What does HMRC do if a UK company sets up a sub in a tax haven to divert profits away from the UK?
Under the Controlled Foreign Companies (CFC) rules, the UK company is taxed on a CFC tax charge which is based on its share of the CFC profits diverted from the UK.
A CFC is defined as an overseas resident company that is controlled by UK resident companies. Control means ownership of 51% share capital or voting rights
The CFC tax charge at the current rate of 19% is added to the UK company’s corporation tax liability.
The UK company can always claim double tax relief based on the lower UK and overseas tax to compensate for the overseas tax paid.
Double tax relief can be claimed even if there is no double tax treaty as HMRC offers unilateral relief.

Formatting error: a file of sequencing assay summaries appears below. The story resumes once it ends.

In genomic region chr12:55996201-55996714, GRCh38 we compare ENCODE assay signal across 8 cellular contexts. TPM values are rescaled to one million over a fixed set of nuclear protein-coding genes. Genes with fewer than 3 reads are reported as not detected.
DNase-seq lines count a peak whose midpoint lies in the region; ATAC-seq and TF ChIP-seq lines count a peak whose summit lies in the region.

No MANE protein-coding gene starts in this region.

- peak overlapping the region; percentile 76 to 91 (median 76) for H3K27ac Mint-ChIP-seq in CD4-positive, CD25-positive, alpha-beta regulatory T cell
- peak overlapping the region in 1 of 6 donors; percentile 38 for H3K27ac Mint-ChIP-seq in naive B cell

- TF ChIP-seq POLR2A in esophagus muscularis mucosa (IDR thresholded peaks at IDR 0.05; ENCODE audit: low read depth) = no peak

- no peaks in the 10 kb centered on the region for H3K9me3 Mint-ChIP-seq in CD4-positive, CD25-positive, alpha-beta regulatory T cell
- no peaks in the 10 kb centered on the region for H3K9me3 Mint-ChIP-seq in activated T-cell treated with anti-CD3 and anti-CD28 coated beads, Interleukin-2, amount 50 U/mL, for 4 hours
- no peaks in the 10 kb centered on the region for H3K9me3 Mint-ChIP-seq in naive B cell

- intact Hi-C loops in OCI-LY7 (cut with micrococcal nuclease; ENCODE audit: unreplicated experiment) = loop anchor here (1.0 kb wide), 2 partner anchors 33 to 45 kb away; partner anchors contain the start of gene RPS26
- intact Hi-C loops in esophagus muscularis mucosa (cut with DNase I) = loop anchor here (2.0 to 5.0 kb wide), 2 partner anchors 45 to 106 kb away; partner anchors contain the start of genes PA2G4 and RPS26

The important point to remember about CFCs is that in most exam questions a CFC tax charge can be avoided by claiming an exemption.
If the CFC has trading profits of not more than £500,000 in a 12-month period, by claiming the low-profit exemption, there is no CFC tax charge.
Another exemption that can be claimed is the tax exemption. If the tax rate in the overseas country is at least 75% of the UK rate, there is no CFC tax charge.
 19 x 75% is 14.25% so as long as the rate of tax is 14.25% or more, the tax exemption can be claimed.
Controlled Foreign Companies is regularly examined in the Advanced Tax exam including the March 22 exam.
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